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Mitt Romney in the Senate in January 2020. | Brendan Smialowski/AFP/ Getty Images

The conservative “look what you made me do” theory of Republican politics — Democrats were so mean to Romney that they got Trump — has more than a few problems.

Mitt Romney, the only Republican senator to vote to convict President Trump during his impeachment trial, once again defied his party this Sunday — marching in a Black Lives Matter demonstration and telling reporters that he was doing so to “end brutality.”

His actions displayed the moral decency and leadership that have rarely been seen from Republican officials in the Trump era. Romney’s actions caused one prominent political writer to advance an argument that many conservatives have embraced in the Trump era — that Democratic attacks on Romney during the 2012 presidential campaign are to blame for the GOP’s radicalization and the emergence of Trump.

“It was the left’s (and the media’s) treatment of Romney that numbed the electorate to real, valid concerns about ‘character’ four years later,” writes Tim Alberta, Politico’s chief political correspondent. “The mistreatment of this man, the demonization of him on a personal level by opponents in both parties, will be studied for decades to come.”

On this view, Democrats smeared the kind and decent Romney so brutally — attacking him as a heartless “vulture capitalist” who hated minorities — that Republicans became inured to this kind of argument and convinced there was no advantage to playing nice anymore. Call it the “look what you made me do” theory of How We Got Trump.

“All those stereotypes Democrats fabricated to assail Mitt Romney helped inoculate Trump against similar charges,” Noah Rothman writes in Commentary. “In this sense, the Obamans themselves helped clear the way for Trump.”

The evidence for these claims is vanishingly thin.

About as many Republican voters supported the notion of a Trump presidential run in April 2011 as in the fall of 2015, suggesting that Trump’s very public embrace of birtherism in the early Obama years was hardly a turnoff even before Romney. Republican politicians and conservative elites were generally hostile to Trump early in his primary run; it wasn’t anger over Romney’s treatment that forced them to embrace their new leader, but the will of the party’s voters.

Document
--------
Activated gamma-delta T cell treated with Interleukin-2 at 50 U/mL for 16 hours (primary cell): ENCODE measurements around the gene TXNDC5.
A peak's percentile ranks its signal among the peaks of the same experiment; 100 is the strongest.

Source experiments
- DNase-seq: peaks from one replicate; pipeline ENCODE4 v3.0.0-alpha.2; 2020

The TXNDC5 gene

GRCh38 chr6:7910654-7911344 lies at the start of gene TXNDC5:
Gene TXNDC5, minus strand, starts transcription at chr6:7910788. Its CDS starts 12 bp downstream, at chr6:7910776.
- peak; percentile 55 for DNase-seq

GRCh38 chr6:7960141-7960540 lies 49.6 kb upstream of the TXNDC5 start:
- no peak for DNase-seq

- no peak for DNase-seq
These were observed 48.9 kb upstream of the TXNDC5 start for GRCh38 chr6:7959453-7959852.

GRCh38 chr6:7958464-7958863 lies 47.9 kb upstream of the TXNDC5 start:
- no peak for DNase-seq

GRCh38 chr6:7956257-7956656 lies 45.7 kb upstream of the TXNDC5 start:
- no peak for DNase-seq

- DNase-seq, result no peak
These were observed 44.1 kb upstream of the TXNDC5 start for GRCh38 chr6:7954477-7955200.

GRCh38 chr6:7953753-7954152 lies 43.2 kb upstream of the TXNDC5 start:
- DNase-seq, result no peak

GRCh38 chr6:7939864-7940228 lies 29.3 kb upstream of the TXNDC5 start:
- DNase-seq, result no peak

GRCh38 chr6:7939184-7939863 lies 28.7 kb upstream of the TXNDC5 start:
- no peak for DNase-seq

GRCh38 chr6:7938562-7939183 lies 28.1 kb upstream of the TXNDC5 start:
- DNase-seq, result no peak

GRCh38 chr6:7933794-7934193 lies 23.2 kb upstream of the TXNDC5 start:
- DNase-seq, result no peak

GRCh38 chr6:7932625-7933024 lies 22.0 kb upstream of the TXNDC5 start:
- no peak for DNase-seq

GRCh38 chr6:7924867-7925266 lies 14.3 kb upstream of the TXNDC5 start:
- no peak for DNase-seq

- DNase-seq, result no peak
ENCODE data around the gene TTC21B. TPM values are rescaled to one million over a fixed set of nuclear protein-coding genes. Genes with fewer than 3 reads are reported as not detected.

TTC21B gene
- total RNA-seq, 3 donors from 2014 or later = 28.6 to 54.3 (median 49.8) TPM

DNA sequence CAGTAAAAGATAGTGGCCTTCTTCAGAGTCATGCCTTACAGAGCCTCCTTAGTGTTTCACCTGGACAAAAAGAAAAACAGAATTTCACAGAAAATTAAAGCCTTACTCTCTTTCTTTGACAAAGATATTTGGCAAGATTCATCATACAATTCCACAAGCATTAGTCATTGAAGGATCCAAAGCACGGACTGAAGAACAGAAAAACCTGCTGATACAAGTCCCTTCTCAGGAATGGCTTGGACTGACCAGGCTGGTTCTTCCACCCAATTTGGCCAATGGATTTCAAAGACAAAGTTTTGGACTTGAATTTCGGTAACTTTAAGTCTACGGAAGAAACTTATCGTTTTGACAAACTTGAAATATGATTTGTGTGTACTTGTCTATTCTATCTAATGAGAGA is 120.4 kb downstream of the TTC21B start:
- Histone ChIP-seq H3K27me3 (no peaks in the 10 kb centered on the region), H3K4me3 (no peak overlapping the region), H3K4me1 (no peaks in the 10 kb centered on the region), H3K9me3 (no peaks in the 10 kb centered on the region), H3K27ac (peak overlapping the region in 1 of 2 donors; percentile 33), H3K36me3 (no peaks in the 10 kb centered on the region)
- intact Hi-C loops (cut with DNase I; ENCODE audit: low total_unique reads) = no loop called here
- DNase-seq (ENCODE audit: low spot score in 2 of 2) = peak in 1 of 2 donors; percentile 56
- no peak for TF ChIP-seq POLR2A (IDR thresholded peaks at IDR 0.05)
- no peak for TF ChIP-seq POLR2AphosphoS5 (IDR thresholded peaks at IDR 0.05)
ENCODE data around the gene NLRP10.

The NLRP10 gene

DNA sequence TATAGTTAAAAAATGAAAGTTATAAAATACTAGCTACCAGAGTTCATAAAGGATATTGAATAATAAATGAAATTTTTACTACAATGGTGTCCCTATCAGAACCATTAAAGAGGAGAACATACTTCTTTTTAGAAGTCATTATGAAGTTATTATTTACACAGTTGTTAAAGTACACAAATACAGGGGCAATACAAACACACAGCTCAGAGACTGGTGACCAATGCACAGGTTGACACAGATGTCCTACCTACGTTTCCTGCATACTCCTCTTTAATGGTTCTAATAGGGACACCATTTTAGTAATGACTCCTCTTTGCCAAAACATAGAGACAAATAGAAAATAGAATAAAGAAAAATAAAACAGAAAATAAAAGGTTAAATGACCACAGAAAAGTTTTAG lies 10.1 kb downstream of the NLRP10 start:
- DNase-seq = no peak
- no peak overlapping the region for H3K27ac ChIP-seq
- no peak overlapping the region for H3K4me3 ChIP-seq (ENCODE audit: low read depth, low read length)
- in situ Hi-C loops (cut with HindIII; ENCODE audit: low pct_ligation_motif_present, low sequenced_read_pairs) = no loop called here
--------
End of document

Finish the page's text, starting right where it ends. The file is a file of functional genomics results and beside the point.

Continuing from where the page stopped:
There’s also no reason more broadly to believe that mean campaigns lead to radicalization in this fashion. If they did, then Republican attacks on Barack Obama as a Kenyan socialist Muslim and Hillary Clinton as a felon who did Benghazi would have led Democratic voters to embrace someone like Michael Avenatti, the outspoken anti-Trump lawyer. Instead, they picked Joe Biden.

The “look what you made me do” theory is an effort by the conservative elite to declare themselves innocent: to look out at an America governed by a man who has ignored a pandemic and stoked police violence against peaceful protesters and say, “Republicans are not responsible for this.”

Why the Romney martyr myth matters

It’s certainly the case that Democrats launched aggressive, sometimes over-the-top attacks on Romney. As examples, conservatives cite a Democratic Super PAC ad unfairly blaming him for a woman’s death and then-Vice President Biden telling a racially mixed audience that Romney’s economic policies would “put y’all back in chains.”

But a brief look at campaigns past will tell you that the attacks on Romney were not especially egregious. Political opponents lie about each other, often in despicable ways, but they do it frequently.

Republican members of Congress all but openly accused the Clintons of killing White House attorney Vince Foster. George W. Bush strategist Karl Rove was reportedly responsible for a rumor, spread during the 2000 South Carolina primary, that John McCain had fathered an illegitimate black child. In 2004, a Republican-aligned group called “Swift Boat Veterans for Truth” systematically distorted John Kerry’s record of military service; their lies were so egregious that the term “swift boating” is now synonymous with launching scurrilous campaign attacks. In 2008, vice presidential candidate Sarah Palin accused Barack Obama of “palling around with terrorists who would target their own country.”